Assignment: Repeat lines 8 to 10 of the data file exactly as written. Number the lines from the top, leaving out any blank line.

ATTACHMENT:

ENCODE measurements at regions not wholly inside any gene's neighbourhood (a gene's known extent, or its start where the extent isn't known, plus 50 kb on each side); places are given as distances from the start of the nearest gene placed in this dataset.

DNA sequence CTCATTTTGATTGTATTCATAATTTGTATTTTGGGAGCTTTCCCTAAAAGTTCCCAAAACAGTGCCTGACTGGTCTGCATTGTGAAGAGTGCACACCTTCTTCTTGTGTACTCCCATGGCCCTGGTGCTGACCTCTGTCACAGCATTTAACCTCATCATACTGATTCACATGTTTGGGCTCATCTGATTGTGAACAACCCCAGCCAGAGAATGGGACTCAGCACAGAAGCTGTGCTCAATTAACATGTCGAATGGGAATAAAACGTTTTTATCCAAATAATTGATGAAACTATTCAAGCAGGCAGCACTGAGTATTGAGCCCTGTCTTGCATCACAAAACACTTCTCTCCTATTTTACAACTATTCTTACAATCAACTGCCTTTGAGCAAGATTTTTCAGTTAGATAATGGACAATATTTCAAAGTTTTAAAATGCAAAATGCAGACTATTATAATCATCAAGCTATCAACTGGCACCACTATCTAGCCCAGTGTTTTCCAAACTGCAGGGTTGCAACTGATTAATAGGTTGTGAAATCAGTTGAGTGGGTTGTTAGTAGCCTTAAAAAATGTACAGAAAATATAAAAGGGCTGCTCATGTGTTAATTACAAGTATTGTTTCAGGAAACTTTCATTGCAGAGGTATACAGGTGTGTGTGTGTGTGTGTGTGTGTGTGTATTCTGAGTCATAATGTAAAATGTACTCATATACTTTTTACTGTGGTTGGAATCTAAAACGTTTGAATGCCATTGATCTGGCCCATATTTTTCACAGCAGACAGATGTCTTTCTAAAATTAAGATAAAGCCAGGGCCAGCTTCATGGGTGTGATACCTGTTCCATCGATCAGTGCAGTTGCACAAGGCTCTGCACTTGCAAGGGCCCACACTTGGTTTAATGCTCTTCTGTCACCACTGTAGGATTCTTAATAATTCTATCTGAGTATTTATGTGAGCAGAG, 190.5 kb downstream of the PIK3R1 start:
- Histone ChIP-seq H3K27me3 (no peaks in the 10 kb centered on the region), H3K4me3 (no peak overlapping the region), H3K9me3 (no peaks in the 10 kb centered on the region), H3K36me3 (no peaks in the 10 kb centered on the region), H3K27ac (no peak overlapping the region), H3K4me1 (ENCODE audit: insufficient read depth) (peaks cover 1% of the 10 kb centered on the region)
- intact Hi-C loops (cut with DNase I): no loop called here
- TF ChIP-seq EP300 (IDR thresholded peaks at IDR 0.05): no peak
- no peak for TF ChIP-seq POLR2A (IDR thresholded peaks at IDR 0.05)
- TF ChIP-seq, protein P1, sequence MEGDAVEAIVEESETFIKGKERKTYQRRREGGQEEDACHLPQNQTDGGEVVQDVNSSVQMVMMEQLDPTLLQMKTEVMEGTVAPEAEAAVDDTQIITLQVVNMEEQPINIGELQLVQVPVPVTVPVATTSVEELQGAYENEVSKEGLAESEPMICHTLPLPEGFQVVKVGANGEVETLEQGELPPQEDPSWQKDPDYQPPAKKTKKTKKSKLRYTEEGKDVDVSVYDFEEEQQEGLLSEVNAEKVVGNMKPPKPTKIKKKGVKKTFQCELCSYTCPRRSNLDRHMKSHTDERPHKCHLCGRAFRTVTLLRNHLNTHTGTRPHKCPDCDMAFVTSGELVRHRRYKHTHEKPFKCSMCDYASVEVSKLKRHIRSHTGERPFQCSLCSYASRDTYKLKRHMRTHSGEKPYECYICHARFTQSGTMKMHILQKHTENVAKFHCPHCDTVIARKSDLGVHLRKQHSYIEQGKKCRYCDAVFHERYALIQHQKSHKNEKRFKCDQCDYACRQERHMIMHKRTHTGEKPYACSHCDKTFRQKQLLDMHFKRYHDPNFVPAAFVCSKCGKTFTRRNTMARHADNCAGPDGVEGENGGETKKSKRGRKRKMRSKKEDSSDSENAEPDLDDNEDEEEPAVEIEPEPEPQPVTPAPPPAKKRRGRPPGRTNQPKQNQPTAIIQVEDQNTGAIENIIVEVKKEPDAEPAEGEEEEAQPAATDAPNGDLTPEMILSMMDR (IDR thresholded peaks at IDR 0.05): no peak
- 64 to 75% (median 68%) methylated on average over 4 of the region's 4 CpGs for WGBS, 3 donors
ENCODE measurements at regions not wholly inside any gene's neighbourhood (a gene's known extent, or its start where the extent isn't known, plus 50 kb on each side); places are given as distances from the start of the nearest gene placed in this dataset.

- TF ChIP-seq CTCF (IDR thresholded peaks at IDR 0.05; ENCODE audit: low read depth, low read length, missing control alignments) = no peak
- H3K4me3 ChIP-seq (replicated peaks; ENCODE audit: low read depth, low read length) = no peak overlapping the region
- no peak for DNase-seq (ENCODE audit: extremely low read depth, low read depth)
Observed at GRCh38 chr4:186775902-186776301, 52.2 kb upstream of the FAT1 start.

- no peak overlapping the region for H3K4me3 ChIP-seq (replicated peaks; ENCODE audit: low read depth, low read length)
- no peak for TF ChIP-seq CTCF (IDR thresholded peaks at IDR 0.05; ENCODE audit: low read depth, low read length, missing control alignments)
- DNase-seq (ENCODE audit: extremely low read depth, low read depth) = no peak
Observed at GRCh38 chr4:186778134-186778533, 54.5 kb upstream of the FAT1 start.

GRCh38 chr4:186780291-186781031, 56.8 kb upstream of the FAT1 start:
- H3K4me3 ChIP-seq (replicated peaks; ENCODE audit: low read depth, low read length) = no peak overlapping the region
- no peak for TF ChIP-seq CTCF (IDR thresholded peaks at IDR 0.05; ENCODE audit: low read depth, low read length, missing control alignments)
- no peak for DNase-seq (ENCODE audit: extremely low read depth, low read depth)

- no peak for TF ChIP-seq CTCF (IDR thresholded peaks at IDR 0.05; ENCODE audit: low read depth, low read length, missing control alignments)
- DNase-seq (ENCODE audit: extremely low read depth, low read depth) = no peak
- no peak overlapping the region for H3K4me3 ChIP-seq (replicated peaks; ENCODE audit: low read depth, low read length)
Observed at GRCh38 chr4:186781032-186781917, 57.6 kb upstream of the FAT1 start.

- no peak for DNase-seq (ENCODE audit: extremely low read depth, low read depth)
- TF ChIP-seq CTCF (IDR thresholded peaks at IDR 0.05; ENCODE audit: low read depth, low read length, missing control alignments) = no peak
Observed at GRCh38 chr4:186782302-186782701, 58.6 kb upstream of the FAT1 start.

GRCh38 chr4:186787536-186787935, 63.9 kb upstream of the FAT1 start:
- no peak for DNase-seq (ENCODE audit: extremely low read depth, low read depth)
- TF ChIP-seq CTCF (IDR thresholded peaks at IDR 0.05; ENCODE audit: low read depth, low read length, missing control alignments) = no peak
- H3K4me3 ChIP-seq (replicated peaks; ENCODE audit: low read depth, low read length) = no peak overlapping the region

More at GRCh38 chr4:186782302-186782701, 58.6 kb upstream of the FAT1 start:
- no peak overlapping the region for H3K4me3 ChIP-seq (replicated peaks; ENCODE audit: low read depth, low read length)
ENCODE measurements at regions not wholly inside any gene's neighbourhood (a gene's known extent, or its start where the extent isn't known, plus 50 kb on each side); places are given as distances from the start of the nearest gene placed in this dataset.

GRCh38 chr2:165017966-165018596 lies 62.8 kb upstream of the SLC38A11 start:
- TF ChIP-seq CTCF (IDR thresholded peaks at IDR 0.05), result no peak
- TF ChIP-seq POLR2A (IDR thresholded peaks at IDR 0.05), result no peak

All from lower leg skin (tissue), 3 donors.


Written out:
- 64 to 75% (median 68%) methylated on average over 4 of the region's 4 CpGs for WGBS, 3 donors
ENCODE measurements at regions not wholly inside any gene's neighbourhood (a gene's known extent, or its start where the extent isn't known, plus 50 kb on each side); places are given as distances from the start of the nearest gene placed in this dataset.

- TF ChIP-seq CTCF (IDR thresholded peaks at IDR 0.05; ENCODE audit: low read depth, low read length, missing control alignments) = no peak